Durational/optical mix, 2013- (ongoing series)
Programming, video, sound
This project started as an attempt to create optical greys by displaying black and white frames of video at high framerates, similar to the way the brightness of LED lights is controlled.
The same principle was applied to primary colors in an attempt to create optical color mixes in the time domain. Ultimately the limitations of video playback mean that the finished versions don’t successfully create the illusion of stable mixed colors, but they refer to the idea while generating a unique aesthetic. Each experiment was intended to be a part of a larger exhibition with multiple pieces, some of which would run via computer in real-time throughout the duration of display. I compiled several versions of this idea into one video to be displayed at the E. B. White Gallery in El Dorado, Kansas.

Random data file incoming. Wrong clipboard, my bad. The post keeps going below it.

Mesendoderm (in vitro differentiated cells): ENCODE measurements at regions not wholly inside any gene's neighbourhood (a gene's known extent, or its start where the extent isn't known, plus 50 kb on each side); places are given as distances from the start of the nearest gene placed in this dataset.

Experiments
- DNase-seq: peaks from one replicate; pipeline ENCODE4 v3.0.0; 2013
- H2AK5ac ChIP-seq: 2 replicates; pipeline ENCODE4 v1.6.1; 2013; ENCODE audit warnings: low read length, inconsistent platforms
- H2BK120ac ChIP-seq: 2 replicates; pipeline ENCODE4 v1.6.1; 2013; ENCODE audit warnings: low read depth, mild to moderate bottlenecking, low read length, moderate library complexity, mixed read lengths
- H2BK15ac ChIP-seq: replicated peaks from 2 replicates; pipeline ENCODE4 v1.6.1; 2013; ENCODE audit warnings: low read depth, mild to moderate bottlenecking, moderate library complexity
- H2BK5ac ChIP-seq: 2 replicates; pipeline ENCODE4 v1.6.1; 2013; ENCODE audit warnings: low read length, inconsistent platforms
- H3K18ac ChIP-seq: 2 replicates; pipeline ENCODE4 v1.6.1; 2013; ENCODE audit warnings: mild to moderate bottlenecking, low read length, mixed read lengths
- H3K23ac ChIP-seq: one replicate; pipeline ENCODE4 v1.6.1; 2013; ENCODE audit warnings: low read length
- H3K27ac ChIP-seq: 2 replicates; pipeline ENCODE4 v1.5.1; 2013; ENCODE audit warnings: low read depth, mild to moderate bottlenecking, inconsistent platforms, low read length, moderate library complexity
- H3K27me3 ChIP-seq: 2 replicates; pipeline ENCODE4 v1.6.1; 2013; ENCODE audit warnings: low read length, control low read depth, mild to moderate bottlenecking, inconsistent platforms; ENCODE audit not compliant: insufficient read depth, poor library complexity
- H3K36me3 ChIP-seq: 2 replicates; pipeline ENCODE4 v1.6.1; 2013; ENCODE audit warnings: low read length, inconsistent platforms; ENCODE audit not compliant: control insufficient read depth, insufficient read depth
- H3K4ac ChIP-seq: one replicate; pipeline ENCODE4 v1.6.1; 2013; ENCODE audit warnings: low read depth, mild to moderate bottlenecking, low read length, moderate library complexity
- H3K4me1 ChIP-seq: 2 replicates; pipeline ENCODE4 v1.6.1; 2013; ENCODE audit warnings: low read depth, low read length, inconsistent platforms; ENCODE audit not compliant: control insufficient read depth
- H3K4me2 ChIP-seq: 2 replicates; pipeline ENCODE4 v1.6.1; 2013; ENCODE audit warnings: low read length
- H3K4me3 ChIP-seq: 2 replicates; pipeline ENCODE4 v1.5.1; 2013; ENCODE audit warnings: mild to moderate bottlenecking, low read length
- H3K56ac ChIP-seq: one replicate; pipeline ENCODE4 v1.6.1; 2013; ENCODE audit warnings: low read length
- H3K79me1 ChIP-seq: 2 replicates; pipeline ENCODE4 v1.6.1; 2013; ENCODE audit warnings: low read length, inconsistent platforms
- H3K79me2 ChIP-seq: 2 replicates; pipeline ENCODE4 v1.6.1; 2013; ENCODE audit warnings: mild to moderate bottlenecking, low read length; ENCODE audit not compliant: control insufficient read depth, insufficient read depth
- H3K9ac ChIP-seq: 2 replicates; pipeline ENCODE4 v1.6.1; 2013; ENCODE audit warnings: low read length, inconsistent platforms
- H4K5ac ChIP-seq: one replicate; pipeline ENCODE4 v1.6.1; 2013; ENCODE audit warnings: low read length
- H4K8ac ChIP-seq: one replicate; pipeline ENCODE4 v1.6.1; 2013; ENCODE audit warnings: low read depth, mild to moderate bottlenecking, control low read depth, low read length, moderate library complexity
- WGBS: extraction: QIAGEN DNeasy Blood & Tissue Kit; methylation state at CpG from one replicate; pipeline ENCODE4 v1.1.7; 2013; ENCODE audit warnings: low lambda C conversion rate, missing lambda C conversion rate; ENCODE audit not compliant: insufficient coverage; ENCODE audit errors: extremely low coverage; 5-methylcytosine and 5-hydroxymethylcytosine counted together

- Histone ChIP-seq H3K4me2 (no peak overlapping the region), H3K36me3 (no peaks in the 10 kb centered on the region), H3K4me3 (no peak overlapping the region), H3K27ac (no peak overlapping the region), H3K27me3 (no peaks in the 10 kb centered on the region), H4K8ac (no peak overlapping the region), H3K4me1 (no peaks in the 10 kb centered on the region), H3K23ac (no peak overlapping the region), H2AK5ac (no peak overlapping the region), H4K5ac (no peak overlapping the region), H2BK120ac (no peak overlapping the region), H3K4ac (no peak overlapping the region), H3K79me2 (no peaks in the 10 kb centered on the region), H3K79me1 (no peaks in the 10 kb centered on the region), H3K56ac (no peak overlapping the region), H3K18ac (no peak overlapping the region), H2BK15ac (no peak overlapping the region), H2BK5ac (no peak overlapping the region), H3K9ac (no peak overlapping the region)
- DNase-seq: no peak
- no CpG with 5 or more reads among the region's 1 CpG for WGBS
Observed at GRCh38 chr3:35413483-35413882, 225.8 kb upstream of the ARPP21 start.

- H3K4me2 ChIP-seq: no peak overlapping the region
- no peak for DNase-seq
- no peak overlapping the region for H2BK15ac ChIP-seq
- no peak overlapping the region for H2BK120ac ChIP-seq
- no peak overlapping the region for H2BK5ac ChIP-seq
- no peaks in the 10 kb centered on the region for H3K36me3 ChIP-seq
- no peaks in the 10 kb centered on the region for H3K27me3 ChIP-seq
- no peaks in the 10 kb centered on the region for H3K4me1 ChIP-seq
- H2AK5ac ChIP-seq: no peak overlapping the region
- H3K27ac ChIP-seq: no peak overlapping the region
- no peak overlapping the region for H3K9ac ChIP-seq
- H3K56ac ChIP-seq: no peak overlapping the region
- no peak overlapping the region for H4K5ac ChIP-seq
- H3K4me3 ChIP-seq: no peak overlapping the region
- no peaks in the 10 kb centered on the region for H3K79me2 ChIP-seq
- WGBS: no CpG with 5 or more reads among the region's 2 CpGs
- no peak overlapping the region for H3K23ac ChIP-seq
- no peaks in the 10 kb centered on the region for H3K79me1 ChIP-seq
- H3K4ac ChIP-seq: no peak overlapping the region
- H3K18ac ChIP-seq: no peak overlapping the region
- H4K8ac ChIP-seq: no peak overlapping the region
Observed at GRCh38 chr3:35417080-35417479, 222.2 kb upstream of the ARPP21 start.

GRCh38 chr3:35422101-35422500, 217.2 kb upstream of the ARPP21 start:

I extended the project to incorporate a variety of imaging techniques. The video below depicts one version of the project dubbed Pulse Width Patterns that was manipulated by exposing the sensor of digital SLR camera, without a lens, to the ambient light created by playing back video on a TV monitor.
I wrote the following statement for this version:
Future audiences of contemporary media will likely misread the nature of how we separate signal and noise. In the same way that ancient Roman statues that are now almost universally presented as blank white marble despite having originally been painted, the ruins of 21st-century digital art will be met with obfuscation and misunderstanding. The presence of glitches and technological failures will be indistinguishable from original content, conflating signal and noise and creating a new nostalgia for forms that never existed in our own time.